I normally only blog about books/writing here, but I wanted to share my second big love today – nature and the outdoors. I’m no Katniss, and I probably wouldn’t survive a night out in the wild alone, but moving to a big smoggy city like London has made me realise how much I crave being around trees or general leafiness.
Luckily, London actually has an amazing range of green spaces within a commutable distance. I’ve been trying to discover as many ‘green’ day-trips as I can. These are my favourite places for woodland walks and field frolics so far (travel distance is from where I live in inner-east London, via public transport).
Hampstead Heath – 40 mins
Hampstead has a wonderful literary history, which originally attracted me to it, but its heath and woods and fields are prime terrain for ‘wandering aimlessly’. I went for a long ramble the other day and found Kenwood House, an old country manor with a history stretching back to the early 17th century. The whole area is perfect for jogging, dog-walking and just sitting back with a book, too. And John Keats’s house is just nearby if you fancy a visit…
Richmond Park – 1.5 hours
Two words – wild deer. You do kind of feel like you’ve stepped into another world at Richmond Park when you spot your first lot of deer – both Red and Fallow kinds wander the space freely. My first sighting was of towering antlers poking out from the grass under the shade of tree. These guys were very handsome. Even at the height of summer, it’s easy to find a secluded spot amongst trees to picnic and feel like you’re lost in the woods, when really, the quaint Thames-side town of Richmond is just a walk away.
Epping Forest – 1 hour
Epping Forest is an area of ancient woodland between London and Essex. I’ve gotten lost in here a few times before, once stumbling upon Queen Elizabeth’s Hunting Lodge from Tudor times. The forest covers around 2,500 hectares, so you can definitely spend all day walking, cycling or riding along the wooded paths. It’s no wonder the forest was once called ‘the lungs of London’.
Highgate Wood and Queen’s Wood – 45 mins
We visited these woods on the day before Halloween and they were aptly spooky. It was very misty that morning and the shaded pathways were cloaked in silver fog, conjuring images of witchy gatherings and ancient rituals. These oak-hornbeam woodlands are said to be a part of the original wildwood that covered most of Britain about five thousand years ago.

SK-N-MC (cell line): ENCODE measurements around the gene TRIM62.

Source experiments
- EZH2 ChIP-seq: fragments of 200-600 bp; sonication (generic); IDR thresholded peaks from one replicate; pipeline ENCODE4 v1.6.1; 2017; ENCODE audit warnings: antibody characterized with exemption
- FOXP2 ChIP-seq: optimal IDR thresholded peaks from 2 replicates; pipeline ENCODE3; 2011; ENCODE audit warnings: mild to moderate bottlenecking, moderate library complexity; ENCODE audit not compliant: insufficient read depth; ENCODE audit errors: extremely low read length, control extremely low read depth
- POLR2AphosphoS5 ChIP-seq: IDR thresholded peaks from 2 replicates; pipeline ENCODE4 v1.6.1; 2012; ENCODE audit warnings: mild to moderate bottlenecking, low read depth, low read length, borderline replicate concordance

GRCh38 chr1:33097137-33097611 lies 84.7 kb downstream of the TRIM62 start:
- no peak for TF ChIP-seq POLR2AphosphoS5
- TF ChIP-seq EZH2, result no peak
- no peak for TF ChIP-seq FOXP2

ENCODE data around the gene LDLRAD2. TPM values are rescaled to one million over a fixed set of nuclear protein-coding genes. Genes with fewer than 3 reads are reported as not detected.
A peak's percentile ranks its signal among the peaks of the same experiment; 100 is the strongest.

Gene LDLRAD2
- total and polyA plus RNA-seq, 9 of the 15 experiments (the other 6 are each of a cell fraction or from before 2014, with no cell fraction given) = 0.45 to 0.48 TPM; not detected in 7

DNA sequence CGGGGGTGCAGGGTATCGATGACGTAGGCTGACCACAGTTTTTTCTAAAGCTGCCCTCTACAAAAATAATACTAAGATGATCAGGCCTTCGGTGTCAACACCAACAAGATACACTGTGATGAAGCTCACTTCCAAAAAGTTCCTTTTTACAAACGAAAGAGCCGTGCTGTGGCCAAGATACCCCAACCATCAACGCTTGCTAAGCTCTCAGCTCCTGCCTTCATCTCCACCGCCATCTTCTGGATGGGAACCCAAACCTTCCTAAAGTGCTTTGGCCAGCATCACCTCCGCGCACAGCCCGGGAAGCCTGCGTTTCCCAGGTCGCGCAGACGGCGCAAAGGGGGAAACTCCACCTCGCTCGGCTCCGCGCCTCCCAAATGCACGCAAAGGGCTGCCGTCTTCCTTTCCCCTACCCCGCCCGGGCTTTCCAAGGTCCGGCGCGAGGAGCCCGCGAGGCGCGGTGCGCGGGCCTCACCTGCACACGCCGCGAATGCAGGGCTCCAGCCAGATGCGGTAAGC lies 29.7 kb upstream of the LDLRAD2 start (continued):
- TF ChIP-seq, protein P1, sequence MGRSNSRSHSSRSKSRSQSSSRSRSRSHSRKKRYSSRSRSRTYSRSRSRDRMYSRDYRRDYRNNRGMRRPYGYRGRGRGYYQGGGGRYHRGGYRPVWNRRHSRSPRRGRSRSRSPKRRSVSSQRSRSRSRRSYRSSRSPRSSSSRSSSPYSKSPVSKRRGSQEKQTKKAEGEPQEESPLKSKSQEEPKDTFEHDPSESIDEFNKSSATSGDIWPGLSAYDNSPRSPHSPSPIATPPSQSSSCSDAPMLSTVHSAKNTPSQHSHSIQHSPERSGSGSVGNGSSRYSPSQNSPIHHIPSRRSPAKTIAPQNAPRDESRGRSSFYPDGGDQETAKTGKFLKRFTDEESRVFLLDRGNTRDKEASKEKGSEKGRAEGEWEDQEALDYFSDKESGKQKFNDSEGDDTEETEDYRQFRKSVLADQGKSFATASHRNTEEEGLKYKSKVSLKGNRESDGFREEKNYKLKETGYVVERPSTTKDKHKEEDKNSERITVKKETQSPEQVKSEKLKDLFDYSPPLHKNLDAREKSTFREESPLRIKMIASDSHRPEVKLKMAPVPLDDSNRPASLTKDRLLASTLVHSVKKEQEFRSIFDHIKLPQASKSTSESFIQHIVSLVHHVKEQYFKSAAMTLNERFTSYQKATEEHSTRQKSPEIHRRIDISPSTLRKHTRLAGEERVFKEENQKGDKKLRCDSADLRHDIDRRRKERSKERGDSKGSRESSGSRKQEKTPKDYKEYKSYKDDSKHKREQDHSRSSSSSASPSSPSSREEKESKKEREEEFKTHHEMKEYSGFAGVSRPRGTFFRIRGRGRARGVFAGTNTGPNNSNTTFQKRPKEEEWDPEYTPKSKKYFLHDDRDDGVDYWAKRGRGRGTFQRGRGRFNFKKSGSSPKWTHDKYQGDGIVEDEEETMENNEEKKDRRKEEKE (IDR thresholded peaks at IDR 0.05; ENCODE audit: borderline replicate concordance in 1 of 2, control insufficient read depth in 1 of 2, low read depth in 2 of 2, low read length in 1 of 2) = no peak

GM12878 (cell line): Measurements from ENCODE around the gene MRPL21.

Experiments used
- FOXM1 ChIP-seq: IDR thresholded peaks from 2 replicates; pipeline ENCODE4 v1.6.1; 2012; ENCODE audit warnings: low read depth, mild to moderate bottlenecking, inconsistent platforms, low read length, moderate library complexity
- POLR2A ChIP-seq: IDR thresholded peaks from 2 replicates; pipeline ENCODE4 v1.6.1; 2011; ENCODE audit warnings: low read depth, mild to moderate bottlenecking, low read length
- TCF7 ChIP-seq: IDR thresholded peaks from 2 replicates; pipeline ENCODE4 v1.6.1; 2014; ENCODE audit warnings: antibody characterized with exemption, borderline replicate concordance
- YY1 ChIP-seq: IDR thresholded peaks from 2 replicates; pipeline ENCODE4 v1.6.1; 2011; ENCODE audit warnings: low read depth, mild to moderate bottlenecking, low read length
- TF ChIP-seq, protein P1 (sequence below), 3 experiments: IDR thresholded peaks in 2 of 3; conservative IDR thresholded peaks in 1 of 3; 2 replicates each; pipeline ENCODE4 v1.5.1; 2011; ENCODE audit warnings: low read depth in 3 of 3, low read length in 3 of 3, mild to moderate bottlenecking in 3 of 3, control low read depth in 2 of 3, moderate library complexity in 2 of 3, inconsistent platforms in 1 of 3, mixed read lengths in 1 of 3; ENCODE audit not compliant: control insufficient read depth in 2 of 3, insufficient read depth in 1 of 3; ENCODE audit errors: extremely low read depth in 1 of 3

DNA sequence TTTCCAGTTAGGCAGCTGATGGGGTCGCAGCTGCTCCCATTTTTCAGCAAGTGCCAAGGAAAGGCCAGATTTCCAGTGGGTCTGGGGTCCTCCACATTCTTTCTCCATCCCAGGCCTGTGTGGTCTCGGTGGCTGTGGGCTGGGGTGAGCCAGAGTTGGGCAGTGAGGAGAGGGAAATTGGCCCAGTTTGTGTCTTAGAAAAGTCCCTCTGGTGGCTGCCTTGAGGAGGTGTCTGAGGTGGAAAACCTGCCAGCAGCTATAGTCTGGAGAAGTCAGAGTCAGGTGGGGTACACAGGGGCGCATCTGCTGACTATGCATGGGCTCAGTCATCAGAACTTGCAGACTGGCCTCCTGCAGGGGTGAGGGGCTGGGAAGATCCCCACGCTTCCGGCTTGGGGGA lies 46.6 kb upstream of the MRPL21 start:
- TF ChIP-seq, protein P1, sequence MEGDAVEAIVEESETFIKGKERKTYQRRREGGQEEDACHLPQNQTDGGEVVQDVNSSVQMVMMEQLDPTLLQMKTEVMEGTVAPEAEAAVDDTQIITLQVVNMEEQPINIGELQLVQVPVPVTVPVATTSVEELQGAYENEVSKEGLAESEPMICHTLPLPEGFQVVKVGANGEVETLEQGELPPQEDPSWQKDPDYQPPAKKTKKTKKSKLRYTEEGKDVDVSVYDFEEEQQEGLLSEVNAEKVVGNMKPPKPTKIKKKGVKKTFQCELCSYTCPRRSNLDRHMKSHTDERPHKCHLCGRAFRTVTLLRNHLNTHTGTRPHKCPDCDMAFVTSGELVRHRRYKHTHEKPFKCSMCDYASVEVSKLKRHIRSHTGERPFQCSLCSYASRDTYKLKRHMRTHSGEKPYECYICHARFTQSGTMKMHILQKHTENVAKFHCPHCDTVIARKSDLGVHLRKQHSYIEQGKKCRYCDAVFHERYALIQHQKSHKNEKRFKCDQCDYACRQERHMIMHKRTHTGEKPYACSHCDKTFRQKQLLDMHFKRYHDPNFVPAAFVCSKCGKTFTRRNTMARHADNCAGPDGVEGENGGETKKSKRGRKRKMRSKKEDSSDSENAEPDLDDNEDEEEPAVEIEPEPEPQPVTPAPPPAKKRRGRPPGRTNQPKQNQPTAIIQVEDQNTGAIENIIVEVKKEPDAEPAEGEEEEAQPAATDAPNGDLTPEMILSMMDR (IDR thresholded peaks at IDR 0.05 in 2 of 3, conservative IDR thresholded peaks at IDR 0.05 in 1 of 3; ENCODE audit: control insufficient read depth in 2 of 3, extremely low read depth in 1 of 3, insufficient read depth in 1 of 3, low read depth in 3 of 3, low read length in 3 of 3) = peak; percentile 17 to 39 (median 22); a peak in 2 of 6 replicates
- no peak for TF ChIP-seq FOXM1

The Chiltern Hills – 1.5 hours
We explored this lovely area last weekend. I’d read that the Ivinghoe Beacon was an easy hike close to London, and there are a few different trails of varying levels you can take to reach the beacon. We did the Ridgeway Trail, which took us through vast green fields and butterfly reserves, past friendly sheep, horses and Belted Galloway cattle, over tall hills and through stunning orange forests. When we reached the top of the beacon, I marvelled at the beautiful English countryside around us. Apparently these trails have been used by merchants and soldiers for centuries, and it’s easier to feel transported to different times when you’re on the peak of a mountain or beacon.
I’m excited to explore more of the lush green world around London. I just discovered the Capital Ring walking trails, which look like an awesome way of seeing a bit of everything without going too far out.
If you have any of your own recommendations, feel free to comment!
“Those who contemplate the beauty of the earth find reserves of strength that will endure as long as life lasts. There is something infinitely healing in the repeated refrains of nature — the assurance that dawn comes after night, and spring after winter.”
Leave a Reply